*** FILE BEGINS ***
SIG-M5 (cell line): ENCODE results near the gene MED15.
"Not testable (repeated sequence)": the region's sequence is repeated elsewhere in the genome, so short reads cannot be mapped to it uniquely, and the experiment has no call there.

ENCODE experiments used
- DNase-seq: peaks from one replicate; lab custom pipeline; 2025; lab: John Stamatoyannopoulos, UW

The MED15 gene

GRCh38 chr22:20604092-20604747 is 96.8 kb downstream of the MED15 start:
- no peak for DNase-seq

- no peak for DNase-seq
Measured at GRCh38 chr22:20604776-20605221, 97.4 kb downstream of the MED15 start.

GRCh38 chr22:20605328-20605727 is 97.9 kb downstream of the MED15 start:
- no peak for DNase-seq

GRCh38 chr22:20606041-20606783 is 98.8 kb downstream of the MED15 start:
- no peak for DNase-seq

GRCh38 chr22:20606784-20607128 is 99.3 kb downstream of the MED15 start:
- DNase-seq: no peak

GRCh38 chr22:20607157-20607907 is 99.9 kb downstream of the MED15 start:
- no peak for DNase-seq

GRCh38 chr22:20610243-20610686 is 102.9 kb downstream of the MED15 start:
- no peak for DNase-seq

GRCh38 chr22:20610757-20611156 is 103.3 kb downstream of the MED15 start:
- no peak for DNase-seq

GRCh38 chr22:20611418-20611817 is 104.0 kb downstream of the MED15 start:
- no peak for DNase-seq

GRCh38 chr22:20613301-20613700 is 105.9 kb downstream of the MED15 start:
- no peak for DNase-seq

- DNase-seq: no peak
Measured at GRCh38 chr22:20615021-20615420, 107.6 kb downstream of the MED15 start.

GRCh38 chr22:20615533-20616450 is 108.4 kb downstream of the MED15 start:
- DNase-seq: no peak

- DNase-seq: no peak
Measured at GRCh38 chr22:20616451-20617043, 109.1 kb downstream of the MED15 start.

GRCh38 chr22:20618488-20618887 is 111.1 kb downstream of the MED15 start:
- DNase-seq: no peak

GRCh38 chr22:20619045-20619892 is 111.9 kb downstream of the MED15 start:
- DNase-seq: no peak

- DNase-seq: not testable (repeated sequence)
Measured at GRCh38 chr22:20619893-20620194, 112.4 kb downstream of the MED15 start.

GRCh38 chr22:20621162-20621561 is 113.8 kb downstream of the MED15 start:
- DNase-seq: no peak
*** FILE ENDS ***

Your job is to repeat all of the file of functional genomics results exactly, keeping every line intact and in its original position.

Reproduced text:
SIG-M5 (cell line): ENCODE results near the gene MED15.
"Not testable (repeated sequence)": the region's sequence is repeated elsewhere in the genome, so short reads cannot be mapped to it uniquely, and the experiment has no call there.

ENCODE experiments used
- DNase-seq: peaks from one replicate; lab custom pipeline; 2025; lab: John Stamatoyannopoulos, UW

The MED15 gene

GRCh38 chr22:20604092-20604747 is 96.8 kb downstream of the MED15 start:
- no peak for DNase-seq

- no peak for DNase-seq
Measured at GRCh38 chr22:20604776-20605221, 97.4 kb downstream of the MED15 start.

GRCh38 chr22:20605328-20605727 is 97.9 kb downstream of the MED15 start:
- no peak for DNase-seq

GRCh38 chr22:20606041-20606783 is 98.8 kb downstream of the MED15 start:
- no peak for DNase-seq

GRCh38 chr22:20606784-20607128 is 99.3 kb downstream of the MED15 start:
- DNase-seq: no peak

GRCh38 chr22:20607157-20607907 is 99.9 kb downstream of the MED15 start:
- no peak for DNase-seq

GRCh38 chr22:20610243-20610686 is 102.9 kb downstream of the MED15 start:
- no peak for DNase-seq

GRCh38 chr22:20610757-20611156 is 103.3 kb downstream of the MED15 start:
- no peak for DNase-seq

GRCh38 chr22:20611418-20611817 is 104.0 kb downstream of the MED15 start:
- no peak for DNase-seq

GRCh38 chr22:20613301-20613700 is 105.9 kb downstream of the MED15 start:
- no peak for DNase-seq

- DNase-seq: no peak
Measured at GRCh38 chr22:20615021-20615420, 107.6 kb downstream of the MED15 start.

GRCh38 chr22:20615533-20616450 is 108.4 kb downstream of the MED15 start:
- DNase-seq: no peak

- DNase-seq: no peak
Measured at GRCh38 chr22:20616451-20617043, 109.1 kb downstream of the MED15 start.

GRCh38 chr22:20618488-20618887 is 111.1 kb downstream of the MED15 start:
- DNase-seq: no peak

GRCh38 chr22:20619045-20619892 is 111.9 kb downstream of the MED15 start:
- DNase-seq: no peak

- DNase-seq: not testable (repeated sequence)
Measured at GRCh38 chr22:20619893-20620194, 112.4 kb downstream of the MED15 start.

GRCh38 chr22:20621162-20621561 is 113.8 kb downstream of the MED15 start:
- DNase-seq: no peak